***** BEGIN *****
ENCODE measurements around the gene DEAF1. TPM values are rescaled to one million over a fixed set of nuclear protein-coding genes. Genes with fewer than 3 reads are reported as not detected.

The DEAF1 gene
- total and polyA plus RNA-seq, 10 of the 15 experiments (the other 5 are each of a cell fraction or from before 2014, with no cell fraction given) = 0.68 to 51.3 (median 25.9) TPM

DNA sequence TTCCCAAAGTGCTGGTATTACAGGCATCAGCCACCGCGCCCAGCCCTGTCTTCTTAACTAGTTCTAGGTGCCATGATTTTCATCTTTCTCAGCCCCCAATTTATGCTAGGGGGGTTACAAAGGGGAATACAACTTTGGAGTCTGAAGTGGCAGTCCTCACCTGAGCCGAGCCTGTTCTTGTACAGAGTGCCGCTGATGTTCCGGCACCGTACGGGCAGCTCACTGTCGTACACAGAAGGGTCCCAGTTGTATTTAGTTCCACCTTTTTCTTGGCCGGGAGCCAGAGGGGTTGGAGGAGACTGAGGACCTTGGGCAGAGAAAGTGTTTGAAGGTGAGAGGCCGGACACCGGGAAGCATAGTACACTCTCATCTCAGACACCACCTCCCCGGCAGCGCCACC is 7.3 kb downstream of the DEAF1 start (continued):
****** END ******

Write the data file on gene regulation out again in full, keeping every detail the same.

ENCODE measurements around the gene DEAF1. TPM values are rescaled to one million over a fixed set of nuclear protein-coding genes. Genes with fewer than 3 reads are reported as not detected.

The DEAF1 gene
- total and polyA plus RNA-seq, 10 of the 15 experiments (the other 5 are each of a cell fraction or from before 2014, with no cell fraction given) = 0.68 to 51.3 (median 25.9) TPM

DNA sequence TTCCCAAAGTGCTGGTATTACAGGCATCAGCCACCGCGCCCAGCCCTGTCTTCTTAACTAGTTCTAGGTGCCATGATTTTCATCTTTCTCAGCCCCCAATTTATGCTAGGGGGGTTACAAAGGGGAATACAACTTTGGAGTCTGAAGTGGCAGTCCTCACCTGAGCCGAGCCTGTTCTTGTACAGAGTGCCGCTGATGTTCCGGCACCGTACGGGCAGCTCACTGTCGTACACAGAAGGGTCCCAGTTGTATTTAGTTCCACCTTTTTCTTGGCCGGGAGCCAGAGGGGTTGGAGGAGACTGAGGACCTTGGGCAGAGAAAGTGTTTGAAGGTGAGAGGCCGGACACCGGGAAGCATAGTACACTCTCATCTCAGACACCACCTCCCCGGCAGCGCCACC is 7.3 kb downstream of the DEAF1 start (continued):